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6 Ways for Malaysian Store Owners to Increase Sales with Better Shelf Placements

6 Ways for Malaysian Store Owners to Increase Sales with Better Shelf Placements

You store could be selling products customers want and need. And yet, you could still be struggling to drive sales. Ever considered how your products are placed in your store?

The strategic arrangement of products on your shelves, to increase your sales, is called a planogram.

A planogram is a diagram that shows how and where specific retail products should be placed on retail shelves or displays in order to increase customer purchases. 

As a retailer, it’s important to note that the way you position products in your store can influence your customers buying behavior.

So how can you strategically organize your planogram to better drive sales?

Here are 6 ways Malaysian small business and store owners can increase sales with better shelf placements!

1. Know Who Your Core Customers Are

It is equally important for you to know who your core customers are apart from your target customers. Not all customers who buy from you are your core customers.

Know who is most likely to buy and use your products. Are they college students or working adults? Do they come in families of varying age groups? What are their cultural differences?

Knowing who you really serve, helps you to develop a more strategic planogram. For instance, if your core customers are mostly university students, place trending items such as clothing, and shoes, accessories such as handphone casings, etc at the front of your store.

Make the products in your store more accessible to your core customers and this will ease their purchase experience to help increase your sales!

2. Utilise Positioning Products at Eye Level [restrict]

Ever heard of the phrase, “eye level is buy level”? What this implies is that products positioned at eye level are likely to sell better. Simply because it catches your eyes first!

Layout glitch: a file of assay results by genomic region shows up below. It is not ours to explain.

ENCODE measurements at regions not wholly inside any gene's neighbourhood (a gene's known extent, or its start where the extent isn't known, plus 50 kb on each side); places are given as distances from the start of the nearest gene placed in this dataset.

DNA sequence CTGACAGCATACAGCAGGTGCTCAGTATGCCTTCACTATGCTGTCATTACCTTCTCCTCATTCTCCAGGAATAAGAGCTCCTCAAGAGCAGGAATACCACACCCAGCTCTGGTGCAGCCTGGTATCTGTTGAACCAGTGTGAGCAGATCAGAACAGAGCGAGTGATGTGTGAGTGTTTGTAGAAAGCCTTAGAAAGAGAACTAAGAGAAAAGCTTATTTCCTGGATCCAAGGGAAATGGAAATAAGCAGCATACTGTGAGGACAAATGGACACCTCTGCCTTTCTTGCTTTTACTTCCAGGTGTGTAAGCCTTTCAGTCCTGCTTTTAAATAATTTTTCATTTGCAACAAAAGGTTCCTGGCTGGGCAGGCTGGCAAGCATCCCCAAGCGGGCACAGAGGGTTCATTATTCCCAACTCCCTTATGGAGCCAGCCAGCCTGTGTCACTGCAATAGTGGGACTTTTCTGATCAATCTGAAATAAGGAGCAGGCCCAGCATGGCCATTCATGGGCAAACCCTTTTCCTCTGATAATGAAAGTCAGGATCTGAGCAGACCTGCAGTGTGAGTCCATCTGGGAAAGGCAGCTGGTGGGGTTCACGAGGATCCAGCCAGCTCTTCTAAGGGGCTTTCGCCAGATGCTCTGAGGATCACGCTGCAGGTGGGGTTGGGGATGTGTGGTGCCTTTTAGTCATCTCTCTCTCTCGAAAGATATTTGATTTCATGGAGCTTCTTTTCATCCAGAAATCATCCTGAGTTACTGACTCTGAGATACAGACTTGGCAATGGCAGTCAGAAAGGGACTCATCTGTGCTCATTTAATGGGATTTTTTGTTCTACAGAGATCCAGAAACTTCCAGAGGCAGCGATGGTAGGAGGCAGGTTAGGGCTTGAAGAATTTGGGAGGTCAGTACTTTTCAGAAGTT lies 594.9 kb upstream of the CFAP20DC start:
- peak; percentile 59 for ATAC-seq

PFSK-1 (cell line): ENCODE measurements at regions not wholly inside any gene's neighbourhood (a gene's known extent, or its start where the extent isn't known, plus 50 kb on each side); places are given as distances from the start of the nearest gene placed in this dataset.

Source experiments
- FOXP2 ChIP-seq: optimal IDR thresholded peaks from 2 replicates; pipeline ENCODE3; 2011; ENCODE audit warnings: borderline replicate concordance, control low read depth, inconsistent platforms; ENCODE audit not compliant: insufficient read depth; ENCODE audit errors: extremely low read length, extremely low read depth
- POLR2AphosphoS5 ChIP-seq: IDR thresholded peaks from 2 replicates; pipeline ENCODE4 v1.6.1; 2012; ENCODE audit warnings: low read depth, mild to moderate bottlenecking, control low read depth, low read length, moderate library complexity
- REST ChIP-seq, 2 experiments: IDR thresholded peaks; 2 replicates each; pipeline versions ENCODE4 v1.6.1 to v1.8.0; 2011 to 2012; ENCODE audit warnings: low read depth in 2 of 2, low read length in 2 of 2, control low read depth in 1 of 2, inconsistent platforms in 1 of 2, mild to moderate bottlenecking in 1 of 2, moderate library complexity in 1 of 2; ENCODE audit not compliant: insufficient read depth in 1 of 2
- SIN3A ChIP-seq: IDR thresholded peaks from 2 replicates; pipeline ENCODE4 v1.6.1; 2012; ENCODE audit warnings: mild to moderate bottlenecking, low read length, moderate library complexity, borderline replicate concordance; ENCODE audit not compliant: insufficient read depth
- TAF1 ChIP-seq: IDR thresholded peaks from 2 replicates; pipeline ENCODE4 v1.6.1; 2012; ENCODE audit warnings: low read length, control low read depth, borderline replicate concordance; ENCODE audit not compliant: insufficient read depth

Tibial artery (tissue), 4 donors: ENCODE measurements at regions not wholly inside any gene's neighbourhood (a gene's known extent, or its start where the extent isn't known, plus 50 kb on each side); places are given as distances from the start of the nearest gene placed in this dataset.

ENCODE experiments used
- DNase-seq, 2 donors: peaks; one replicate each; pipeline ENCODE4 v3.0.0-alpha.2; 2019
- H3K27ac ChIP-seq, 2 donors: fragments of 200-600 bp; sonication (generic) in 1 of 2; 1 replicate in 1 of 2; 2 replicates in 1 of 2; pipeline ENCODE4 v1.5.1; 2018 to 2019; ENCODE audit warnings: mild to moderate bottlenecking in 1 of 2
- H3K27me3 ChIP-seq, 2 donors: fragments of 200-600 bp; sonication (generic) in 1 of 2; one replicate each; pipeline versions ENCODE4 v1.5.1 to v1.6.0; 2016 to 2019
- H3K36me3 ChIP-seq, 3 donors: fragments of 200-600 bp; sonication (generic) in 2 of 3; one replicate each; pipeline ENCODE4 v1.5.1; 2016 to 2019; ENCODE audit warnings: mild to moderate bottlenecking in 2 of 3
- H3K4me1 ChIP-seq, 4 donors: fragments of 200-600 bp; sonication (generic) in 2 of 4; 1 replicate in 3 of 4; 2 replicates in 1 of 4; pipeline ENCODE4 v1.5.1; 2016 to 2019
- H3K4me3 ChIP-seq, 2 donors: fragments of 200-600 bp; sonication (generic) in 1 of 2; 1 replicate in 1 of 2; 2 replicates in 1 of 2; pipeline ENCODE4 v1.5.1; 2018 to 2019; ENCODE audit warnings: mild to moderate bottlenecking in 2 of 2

Among the type of products, you can consider placing at the eye level include, best-selling products or popular brands, more expensive products as well as the cheaper ones for your customers that are on a budget.

Plan the type of products to be placed at eye level by studying who repeatedly buys from your store more often, and what product category appeals to whom most.

Take, for instance, the placement of cereals in local supermarkets, or grocery stores. Healthier cereals such as Fiber One, Fitnesse, and Cheerios are placed on the higher shelves, while commercial and sugary cereals such as Coco Krunch, Honey Stars, and Cookie Crisp are placed towards the bottom.

This is because commercial and sugary cereal products appeal more to kids rather than adults. Therefore, they are placed where it is easier for kids to reach.

This is an example of strategically placing your products to directly reach your target audience and influence their buying choices.

3. Increase Sales with More Facings

The number of times a product can easily be seen, known as the “number of facings”, also has an impact on your sales.

The way you have positioned your shelves in your store, and the type of products you place in certain areas can increase its visibility.

Hence, this is why it is always a good idea to place your best-selling products where it is easily and immediately noticeable.

Placing your best sellers at the forefront of your store instead of deep within your store makes it easier for your customers to find the product and to make a rapid purchase.

The location of goods in an aisle is also important. More importantly goods could be placed in the midsection of your store’s aisle.